As far as your Kit, you might have found a rare gem but, I'd be wary, the quality of components (Not just the Silicon; also, the FBGA solder, the landings, the PCB etc.) Might not be up to scratch.

Please, have a read through these: (I would recommend bookmarking and pacing yourselves- they're quite "Ooh- no more, no more, my brain hurts") (Mine did )
The one most pertinent to this thread is Part 2, but, they should all be "required reading"!
Sectets of PC Memory Part 1 -The basics
Secrets of PC Memory Part 2 -DDR Form Factors
Secrets Of PC Memory Part 3 - Memory Generational Differences
There is also a Secrets of PC Memory Part 4 -The Next Gen. (DDR3)


Cheers to ALL!

[edit] seems like I missed quite the little argy-bargy while I was culling research links for you guys!
That's a bunch of great info, but doesn't that basically confirm my original theory? From what you've said, Kingmax has tested and stated the sticks to work at 1066 (regardless of them being cheap or not) vs. a much more expensive, much higher quality, G.Skill 800 kit that only might get to 1066. If I'm reading it correctly, if the manufacturer says it'll work at 1066, that's better than a kit that is only guaranteed do 800 regardless of the quality of silicon/manufacturing process. I didn't think it would spark this much of a debate. Perhaps my question was a bit convoluted.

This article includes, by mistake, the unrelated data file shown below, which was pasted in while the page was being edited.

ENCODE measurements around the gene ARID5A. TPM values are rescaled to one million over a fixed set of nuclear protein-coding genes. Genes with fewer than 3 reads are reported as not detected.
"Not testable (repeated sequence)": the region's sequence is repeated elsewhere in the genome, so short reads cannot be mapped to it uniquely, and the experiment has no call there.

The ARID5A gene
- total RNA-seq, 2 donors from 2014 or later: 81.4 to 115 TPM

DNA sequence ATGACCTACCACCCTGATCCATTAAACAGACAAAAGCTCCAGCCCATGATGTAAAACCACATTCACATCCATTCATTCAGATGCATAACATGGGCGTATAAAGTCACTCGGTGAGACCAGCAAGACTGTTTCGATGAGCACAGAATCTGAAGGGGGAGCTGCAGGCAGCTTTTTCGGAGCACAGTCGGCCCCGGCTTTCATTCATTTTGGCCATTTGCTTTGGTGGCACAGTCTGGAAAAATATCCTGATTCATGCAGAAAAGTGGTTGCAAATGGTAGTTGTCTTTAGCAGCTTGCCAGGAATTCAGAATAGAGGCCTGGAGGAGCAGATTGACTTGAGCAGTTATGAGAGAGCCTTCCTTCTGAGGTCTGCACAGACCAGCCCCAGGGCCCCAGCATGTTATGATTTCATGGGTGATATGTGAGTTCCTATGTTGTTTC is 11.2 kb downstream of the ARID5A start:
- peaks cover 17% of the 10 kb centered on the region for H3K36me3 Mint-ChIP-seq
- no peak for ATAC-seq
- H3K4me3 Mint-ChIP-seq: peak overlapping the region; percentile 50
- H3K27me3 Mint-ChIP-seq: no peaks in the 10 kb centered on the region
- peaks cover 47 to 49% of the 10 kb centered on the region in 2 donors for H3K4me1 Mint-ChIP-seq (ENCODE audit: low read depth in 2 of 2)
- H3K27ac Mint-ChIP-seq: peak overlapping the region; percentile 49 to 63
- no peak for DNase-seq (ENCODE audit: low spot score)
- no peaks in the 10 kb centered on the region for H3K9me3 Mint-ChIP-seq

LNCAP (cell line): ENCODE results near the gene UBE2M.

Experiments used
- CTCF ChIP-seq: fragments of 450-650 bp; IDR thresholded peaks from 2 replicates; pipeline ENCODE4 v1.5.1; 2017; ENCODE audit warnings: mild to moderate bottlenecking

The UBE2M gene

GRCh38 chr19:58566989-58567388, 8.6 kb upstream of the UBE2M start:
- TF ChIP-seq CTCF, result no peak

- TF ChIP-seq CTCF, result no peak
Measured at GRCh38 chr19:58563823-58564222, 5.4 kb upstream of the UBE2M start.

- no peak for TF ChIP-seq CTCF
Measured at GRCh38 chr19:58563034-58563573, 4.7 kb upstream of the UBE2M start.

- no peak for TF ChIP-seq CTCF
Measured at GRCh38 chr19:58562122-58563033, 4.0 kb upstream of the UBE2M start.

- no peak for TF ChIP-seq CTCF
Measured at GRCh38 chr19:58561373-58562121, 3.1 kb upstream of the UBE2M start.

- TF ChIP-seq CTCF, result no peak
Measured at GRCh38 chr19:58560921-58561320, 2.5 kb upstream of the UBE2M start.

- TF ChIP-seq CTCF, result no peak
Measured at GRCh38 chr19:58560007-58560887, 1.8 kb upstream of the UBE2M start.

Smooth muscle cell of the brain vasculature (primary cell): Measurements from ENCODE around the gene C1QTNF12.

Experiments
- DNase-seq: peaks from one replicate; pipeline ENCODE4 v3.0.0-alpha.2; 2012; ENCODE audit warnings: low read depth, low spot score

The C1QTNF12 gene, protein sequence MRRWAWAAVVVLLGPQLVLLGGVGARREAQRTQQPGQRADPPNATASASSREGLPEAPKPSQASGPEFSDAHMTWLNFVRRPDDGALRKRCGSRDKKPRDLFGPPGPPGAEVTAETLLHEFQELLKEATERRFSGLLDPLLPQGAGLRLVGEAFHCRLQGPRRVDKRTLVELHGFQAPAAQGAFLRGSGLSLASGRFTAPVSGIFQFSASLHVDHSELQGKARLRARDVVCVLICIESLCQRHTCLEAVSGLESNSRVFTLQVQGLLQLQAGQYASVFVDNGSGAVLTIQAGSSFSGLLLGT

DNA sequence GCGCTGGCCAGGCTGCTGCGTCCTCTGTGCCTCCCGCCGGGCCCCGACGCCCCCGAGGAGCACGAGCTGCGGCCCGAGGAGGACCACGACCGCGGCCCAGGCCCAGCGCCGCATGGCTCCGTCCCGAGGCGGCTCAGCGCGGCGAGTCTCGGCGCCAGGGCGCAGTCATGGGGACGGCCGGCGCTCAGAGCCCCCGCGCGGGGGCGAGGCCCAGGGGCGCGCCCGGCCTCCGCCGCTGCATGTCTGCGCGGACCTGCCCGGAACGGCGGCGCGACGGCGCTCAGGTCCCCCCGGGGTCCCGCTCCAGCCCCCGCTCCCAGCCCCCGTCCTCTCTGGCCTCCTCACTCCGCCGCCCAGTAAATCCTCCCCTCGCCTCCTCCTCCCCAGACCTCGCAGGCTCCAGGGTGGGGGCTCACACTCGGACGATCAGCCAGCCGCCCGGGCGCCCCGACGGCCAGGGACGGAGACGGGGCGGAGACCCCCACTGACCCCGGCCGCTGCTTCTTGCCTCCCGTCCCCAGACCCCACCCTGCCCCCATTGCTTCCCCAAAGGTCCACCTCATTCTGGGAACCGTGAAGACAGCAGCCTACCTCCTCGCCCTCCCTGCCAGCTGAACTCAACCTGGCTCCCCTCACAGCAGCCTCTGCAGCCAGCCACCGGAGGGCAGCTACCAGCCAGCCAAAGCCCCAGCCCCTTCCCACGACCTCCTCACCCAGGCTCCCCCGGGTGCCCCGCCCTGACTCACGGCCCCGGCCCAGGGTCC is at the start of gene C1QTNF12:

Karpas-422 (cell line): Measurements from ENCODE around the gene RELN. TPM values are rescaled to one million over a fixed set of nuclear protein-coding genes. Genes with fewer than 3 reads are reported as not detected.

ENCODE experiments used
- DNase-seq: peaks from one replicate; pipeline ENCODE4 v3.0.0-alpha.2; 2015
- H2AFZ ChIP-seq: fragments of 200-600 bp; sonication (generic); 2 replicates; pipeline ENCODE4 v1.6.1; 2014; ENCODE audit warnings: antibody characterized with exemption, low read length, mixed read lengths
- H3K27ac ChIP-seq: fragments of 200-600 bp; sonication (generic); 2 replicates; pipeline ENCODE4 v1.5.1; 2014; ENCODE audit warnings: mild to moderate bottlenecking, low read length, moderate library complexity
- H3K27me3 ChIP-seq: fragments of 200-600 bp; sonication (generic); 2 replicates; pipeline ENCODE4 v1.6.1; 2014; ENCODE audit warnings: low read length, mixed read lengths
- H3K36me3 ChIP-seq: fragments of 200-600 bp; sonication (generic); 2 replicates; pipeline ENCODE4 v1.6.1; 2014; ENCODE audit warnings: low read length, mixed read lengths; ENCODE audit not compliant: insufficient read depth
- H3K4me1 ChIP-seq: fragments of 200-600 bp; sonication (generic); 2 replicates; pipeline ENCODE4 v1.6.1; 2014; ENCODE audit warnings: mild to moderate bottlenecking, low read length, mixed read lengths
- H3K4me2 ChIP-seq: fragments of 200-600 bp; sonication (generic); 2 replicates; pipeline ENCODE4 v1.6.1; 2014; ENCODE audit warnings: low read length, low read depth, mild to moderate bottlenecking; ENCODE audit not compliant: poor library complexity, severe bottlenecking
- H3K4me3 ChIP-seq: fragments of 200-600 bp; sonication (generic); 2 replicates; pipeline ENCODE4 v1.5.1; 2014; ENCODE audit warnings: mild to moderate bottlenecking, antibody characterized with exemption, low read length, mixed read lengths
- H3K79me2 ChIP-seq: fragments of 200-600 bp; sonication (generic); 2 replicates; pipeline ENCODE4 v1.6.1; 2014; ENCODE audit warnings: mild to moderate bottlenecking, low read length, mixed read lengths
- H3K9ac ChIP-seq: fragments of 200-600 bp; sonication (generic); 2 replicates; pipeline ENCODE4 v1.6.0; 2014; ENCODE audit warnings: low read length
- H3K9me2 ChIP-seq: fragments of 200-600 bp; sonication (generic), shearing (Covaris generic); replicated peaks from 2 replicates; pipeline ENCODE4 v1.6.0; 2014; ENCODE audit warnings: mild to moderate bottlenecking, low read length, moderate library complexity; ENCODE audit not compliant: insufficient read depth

Either way, thanks to all those who replied. For me, the proof is in my benchmarks and my wallet. This cheap memory is running cooler, with less voltage (1.8V vs. 2.15V), and at the EXACT same speeds as my G.Skill kit that cost more than 3 times as much. The funny part is, the only reason I picked up these cheap sticks was because my G.Skill kit made from quality silicon and all those other bells and whistles died on me.